26. 26.
    Petersen TN, Brunak S, Heijne G, Nielsen H (2011) SignalP 4.0: discriminating signal peptides from transmembrane regions. Nat Methods 8(10):785–786CrossRefPubMedGoogle Scholar
  27. 27.
    Chen YJ, Yu P, Luo JC, Jiang Y (2003) Secreted protein prediction system combining CJ-SPHMM, TMHMM and PSORT. Mamm Genome 14(12):859–865CrossRefPubMedGoogle Scholar
  28. 28.
    Librado P, Rozas J (2009) DnaSP v5: a software for comprehensive analysis of DNA polymorphism date. Bioinformatics 25(11):1451–1452CrossRefPubMedGoogle Scholar
  29. 29.
    Tamura K, Dudley J, Nei M, Kumar S (2007) MEGA 4: molecular evolutionary genetics analysis (MEGA) software version 4.0. Mol Biol Evol 24(8):1596–1599CrossRefPubMedGoogle Scholar
  30. 30.
    Sommer S (2005) The importance of immune gene variability (MHC) in evolutionary ecology and conservation. Front Zool 2(1):16–34CrossRefPubMedPubMedCentralGoogle Scholar
  31. 31.
    Grimholt U, Drablos F, Jorgensen S, Høyheim B, Stet RJ (2002) The major histocompatibility class I locus in Atlantic salmon (Salmo salar L.): polymorphism, linkage analysis and protein modelling. Immunogenetics 54:570–581CrossRefPubMedGoogle Scholar
  32. 32.
    Xu TJ, Chen SL (2011) Molecular cloning, genomic structure and expression analysis of major histocompatibility complex class I α gene of half-smooth tongue sole (Cynoglossus semilaevis). Fish Physiol Biochem 37:85–90CrossRefPubMedGoogle Scholar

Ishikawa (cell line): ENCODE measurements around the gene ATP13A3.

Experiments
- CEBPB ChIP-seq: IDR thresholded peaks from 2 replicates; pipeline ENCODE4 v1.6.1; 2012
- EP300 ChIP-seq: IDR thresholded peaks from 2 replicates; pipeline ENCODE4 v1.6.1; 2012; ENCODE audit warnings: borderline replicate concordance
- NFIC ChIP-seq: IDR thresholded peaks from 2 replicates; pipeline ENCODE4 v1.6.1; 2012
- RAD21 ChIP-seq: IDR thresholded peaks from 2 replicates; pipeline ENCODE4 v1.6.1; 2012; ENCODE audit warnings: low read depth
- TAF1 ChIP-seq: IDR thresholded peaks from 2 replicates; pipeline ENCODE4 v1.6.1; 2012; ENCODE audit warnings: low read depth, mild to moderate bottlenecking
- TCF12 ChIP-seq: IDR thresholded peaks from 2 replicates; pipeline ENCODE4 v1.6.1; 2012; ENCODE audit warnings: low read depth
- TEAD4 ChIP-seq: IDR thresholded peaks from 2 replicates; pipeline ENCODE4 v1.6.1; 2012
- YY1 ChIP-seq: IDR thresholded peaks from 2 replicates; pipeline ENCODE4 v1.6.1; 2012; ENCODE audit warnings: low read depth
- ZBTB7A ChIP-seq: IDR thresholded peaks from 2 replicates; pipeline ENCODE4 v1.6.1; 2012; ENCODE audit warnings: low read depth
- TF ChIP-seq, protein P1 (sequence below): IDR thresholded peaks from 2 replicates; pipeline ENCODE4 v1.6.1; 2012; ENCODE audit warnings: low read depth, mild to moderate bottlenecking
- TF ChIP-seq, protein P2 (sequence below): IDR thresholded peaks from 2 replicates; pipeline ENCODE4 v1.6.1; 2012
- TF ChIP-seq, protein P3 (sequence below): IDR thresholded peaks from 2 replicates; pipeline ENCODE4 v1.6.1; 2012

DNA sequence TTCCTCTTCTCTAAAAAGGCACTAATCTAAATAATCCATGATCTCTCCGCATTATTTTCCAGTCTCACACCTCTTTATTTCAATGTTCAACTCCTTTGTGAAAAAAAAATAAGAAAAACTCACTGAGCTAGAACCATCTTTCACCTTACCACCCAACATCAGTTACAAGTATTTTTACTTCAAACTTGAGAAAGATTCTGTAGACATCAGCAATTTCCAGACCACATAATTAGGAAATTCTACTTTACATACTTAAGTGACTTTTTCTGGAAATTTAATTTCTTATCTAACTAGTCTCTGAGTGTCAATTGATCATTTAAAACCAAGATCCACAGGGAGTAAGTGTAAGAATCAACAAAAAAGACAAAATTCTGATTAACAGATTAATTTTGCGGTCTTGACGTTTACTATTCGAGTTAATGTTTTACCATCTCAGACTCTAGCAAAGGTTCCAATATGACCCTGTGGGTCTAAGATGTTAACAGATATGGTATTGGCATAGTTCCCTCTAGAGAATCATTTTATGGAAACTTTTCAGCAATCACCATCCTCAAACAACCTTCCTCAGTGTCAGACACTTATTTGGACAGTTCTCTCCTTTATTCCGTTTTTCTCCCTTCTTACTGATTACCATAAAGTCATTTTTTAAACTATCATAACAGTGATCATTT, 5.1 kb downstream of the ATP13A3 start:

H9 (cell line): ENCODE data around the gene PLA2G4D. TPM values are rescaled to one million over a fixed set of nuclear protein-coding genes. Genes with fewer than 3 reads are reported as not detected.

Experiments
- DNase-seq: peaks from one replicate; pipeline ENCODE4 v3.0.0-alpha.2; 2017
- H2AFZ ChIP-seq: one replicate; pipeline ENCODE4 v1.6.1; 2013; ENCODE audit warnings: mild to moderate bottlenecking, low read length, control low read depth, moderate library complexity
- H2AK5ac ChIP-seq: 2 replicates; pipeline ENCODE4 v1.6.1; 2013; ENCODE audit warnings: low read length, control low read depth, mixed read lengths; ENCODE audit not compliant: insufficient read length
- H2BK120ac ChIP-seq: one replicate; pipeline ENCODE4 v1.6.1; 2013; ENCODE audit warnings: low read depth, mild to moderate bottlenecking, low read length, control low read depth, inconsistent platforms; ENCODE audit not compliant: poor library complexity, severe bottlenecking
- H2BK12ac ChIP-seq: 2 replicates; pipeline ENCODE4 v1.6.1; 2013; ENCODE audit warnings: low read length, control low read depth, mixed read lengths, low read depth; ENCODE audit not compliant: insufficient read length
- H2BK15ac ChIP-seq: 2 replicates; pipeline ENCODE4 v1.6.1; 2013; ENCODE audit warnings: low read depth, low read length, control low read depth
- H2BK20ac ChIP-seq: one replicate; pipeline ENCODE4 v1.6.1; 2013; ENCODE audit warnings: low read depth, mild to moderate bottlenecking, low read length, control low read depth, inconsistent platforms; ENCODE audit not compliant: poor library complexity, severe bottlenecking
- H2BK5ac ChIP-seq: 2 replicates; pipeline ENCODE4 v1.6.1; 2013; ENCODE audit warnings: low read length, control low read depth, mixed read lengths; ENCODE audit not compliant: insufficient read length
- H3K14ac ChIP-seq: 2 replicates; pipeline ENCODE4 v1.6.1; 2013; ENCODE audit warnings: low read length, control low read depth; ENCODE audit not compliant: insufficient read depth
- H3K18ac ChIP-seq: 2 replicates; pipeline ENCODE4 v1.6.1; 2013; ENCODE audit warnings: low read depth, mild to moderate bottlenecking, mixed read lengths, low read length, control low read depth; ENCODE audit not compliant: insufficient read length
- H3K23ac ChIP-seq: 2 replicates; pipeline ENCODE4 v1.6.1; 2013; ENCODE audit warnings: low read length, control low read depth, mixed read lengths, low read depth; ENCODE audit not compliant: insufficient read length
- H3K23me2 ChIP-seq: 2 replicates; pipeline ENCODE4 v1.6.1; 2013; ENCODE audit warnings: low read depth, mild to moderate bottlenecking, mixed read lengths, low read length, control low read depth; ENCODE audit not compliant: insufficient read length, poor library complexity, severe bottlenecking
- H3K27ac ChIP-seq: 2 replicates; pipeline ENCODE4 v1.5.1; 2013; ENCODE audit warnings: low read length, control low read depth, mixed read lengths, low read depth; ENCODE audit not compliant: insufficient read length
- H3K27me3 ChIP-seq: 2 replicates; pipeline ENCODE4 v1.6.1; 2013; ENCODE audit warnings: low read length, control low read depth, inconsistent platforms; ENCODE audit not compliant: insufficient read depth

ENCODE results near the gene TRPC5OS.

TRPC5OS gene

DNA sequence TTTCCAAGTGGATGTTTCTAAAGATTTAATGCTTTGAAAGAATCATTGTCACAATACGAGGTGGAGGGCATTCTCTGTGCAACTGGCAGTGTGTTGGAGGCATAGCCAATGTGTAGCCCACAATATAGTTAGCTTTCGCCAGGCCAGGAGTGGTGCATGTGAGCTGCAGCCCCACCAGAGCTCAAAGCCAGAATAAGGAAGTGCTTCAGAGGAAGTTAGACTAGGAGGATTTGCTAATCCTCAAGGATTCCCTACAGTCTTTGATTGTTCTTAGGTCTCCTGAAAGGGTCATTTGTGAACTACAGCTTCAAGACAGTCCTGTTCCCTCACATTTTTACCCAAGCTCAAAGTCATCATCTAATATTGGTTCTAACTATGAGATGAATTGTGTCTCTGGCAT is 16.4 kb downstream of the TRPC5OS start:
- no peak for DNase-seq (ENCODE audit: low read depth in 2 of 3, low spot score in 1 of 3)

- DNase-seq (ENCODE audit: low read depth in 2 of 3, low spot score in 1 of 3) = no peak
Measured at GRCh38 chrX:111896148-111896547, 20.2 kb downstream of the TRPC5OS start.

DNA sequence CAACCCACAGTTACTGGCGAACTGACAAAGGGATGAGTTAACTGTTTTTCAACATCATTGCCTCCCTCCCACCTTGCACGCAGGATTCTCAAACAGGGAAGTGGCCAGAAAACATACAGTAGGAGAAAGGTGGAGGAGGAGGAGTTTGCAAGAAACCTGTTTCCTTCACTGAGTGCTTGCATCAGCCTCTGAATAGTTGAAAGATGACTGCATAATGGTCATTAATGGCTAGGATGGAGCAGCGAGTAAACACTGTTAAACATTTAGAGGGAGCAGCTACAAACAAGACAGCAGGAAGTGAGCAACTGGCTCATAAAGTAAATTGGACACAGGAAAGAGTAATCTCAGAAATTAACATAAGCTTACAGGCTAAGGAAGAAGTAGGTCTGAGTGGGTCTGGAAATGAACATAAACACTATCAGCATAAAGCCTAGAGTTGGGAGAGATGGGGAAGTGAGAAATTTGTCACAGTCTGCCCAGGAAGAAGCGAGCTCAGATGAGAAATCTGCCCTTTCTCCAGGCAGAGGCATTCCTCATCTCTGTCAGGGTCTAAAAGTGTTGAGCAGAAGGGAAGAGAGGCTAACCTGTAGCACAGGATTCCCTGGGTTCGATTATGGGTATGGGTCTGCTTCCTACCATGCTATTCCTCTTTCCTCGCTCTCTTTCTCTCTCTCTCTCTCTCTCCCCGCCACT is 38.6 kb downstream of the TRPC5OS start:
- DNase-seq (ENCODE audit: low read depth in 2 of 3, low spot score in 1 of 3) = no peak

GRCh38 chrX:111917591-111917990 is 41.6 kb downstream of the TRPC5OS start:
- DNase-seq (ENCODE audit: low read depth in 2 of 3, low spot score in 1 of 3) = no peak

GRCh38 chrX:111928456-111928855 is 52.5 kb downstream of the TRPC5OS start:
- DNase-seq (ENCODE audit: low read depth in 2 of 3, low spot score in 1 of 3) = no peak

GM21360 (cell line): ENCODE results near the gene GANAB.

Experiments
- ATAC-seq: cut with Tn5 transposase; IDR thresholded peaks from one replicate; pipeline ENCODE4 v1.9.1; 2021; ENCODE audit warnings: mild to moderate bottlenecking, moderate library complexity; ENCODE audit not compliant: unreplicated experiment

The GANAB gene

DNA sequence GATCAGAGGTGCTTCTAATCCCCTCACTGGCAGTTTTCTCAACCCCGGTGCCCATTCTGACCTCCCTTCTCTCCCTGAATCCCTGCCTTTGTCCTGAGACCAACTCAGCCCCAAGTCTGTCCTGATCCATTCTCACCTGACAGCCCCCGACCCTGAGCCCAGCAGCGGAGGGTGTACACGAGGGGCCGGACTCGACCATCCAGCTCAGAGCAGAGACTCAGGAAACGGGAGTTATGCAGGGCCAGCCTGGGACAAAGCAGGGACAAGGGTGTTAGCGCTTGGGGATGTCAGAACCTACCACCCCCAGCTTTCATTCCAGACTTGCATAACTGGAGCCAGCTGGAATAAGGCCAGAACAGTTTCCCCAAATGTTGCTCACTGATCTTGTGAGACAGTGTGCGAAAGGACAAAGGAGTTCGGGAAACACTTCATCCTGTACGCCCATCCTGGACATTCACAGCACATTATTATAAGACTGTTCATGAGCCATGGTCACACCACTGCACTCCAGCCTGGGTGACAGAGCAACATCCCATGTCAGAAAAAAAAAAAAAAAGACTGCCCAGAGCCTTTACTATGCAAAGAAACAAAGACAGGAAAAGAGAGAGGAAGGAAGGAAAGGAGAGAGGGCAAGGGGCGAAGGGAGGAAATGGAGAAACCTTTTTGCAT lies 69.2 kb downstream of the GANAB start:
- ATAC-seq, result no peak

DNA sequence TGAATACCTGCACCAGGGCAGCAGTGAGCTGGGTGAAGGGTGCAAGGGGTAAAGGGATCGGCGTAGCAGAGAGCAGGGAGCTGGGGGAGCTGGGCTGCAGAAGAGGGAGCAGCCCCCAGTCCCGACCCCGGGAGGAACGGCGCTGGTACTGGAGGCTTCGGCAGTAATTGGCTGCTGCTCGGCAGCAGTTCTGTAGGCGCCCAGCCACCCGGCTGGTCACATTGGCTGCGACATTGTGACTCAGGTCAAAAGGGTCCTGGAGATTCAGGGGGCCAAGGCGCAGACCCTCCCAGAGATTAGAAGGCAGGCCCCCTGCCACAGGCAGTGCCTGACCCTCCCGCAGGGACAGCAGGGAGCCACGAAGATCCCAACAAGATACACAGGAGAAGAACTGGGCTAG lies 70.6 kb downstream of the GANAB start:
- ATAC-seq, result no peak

33. 33.
    Srisapoome P, Ohira T, Hirono I, Aoki T (2004) Cloning, characterization and expression of cDNA containing major histocompatibility complex class I, II α and II β genes of Japanese flounder (Paralichthys olivaceus). Fish Sci 70:264–276CrossRefGoogle Scholar
  34. 34.
    Stet RJ, Vries B, Mudde K, Hermsen T, Heerwaarden J, Shum BP (2002) Unique haplotypes of co-segregating major histocompatibility complex class II A and class II B alleles in Atlantic salmon (Salmo salar) give rise to diverse class II genotypes. Immunogenetics 54:320–331CrossRefPubMedGoogle Scholar
  35. 35.
    Rakus KL, Wiegertjes GF, Adamek M, Bekh V, Stet RJM, Irnazarow I (2008) Application of PCR-RF-SSCP to study major histocompatibillity class II B polymorphism in common carp (Cyprinus carpio L.). Fish Shellfish Immunol 24(6):734–744CrossRefPubMedGoogle Scholar
  36. 36.
    Aoyagi K, Dijkstra JM, Xia C, Denda I, Ototake M, Hashimoto K, Nakanishi T (2002) Classical MHC class I genes composed of highly divergent sequence lineages share a single locus in rainbow trout (Oncorhynchus mykiss). J Immunol 168:260–273CrossRefPubMedGoogle Scholar